I believe the only new character who is introduced in this Chapter is Lestrade, a friend of Holmes and fellow detective.
Holmes knows that Stapleton is behind the murders Sir Charles and Selden, but he has no proof. Accordingly, he conceives a plan by which he will be able to draw Stapleton out again and get the evidence that he needs to put him away. He gains the cooperation of Sir Henry, who agrees to follow his directions explicitly, without asking why. As Holmes talks with Sir Henry, his attention is caught by portraits on the wall of the Baskerville Estate. The portrait of the infamous Baskerville ancestor Hugo bears a startling resemblance to Stapleton; it is clear that Stapleton is a Baskerville, "with designs upon the succession".
Sir Henry is invited to the Stapletons for supper the next evening, and Holmes instructs him to go alone, and plan to walk home in the dark across the moor. Holmes and Watson make arrangements so that it will appear that they have returned to London, but in reality, they will stay in the vicinity to rescue Sir Henry when Stapleton tries to do away with him as the great detective predicts. While they are waiting for evening, they call upon Laura Lyons, the woman who wrote the letter which lured Sir Charles to his death. Upon discovering that Stapleton is married, Laura reveals that he had falsely promised to marry her, and that she had written the letter according to his explicit instructions.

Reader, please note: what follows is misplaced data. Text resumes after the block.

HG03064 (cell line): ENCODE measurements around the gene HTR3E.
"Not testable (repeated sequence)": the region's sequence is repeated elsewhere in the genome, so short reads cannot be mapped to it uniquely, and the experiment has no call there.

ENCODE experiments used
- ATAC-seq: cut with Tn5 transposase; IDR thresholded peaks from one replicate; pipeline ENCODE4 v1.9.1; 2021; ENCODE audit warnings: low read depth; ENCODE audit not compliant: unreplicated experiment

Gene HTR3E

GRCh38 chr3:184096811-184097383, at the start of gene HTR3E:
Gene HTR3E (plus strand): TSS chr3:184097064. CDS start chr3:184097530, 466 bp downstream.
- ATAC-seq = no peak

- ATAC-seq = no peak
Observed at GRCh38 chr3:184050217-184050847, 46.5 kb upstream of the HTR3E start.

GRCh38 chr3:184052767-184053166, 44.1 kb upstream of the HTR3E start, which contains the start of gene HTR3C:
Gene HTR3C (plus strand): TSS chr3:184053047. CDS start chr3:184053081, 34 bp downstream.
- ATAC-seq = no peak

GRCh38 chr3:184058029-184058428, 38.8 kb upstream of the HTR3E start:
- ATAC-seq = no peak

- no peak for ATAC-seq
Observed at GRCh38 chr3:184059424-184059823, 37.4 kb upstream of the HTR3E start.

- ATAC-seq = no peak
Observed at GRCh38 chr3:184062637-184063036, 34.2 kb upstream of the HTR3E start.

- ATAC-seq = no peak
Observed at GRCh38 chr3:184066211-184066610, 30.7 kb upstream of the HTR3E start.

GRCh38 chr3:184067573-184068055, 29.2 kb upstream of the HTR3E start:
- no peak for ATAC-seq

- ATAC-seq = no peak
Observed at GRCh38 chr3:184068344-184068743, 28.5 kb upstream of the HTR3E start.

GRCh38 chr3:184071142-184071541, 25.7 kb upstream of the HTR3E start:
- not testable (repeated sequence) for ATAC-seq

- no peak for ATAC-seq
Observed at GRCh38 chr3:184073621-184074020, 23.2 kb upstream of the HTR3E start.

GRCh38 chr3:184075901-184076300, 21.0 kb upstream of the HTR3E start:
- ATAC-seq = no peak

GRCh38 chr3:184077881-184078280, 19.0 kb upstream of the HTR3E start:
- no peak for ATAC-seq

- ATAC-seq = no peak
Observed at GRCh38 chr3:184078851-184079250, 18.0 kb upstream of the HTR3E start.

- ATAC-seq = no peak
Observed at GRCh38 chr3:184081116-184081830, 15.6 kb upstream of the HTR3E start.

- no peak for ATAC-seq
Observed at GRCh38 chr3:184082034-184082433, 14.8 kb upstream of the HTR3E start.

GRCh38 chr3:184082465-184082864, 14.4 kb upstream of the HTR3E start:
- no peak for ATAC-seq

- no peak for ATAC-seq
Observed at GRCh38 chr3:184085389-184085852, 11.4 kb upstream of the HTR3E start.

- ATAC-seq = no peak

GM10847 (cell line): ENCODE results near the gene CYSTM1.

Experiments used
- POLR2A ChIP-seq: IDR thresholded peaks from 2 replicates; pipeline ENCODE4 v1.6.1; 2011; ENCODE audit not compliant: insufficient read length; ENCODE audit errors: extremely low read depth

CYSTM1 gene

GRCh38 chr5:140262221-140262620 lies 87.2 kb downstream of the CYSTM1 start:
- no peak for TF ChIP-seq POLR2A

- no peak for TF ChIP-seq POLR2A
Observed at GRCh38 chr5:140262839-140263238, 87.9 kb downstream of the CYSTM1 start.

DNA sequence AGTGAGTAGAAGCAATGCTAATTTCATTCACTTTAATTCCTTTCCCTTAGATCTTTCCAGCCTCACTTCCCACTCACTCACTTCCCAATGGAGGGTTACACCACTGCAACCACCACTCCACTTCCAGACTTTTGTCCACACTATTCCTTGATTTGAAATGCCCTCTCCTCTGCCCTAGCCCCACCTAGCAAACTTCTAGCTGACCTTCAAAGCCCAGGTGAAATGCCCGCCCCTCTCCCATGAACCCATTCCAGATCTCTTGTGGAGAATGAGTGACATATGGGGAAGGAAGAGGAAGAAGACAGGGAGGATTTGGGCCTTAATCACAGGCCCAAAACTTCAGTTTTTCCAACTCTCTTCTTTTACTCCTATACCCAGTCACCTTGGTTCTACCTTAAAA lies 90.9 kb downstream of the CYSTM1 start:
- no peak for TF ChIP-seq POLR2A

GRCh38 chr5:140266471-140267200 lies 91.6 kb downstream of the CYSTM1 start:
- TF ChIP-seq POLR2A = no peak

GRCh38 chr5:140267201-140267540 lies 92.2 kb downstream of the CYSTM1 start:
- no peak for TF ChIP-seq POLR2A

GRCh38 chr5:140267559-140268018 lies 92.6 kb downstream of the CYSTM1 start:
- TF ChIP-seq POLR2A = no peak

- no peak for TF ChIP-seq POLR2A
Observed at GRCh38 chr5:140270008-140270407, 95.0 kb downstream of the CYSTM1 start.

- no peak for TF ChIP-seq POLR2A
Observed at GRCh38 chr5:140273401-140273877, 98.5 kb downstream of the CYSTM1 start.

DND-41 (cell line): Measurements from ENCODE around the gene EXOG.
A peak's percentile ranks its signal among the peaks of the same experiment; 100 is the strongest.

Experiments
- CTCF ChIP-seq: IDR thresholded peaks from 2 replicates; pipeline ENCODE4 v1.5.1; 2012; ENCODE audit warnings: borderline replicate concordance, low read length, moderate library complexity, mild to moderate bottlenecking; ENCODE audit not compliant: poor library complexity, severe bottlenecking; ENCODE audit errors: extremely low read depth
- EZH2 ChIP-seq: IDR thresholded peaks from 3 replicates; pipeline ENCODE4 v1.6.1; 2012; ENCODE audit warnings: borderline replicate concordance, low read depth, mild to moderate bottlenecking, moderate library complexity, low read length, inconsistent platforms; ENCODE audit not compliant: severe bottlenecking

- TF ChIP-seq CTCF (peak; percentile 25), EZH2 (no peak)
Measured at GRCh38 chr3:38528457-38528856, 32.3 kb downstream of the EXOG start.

The proof that Holmes needs to incriminate Stapleton is almost within his grasp. Before he and Watson go to the moor to save Sir Henry from the wiles of Stapleton, they stop at the station to pick up Lestrade, who will help with the plot (Chapter 13).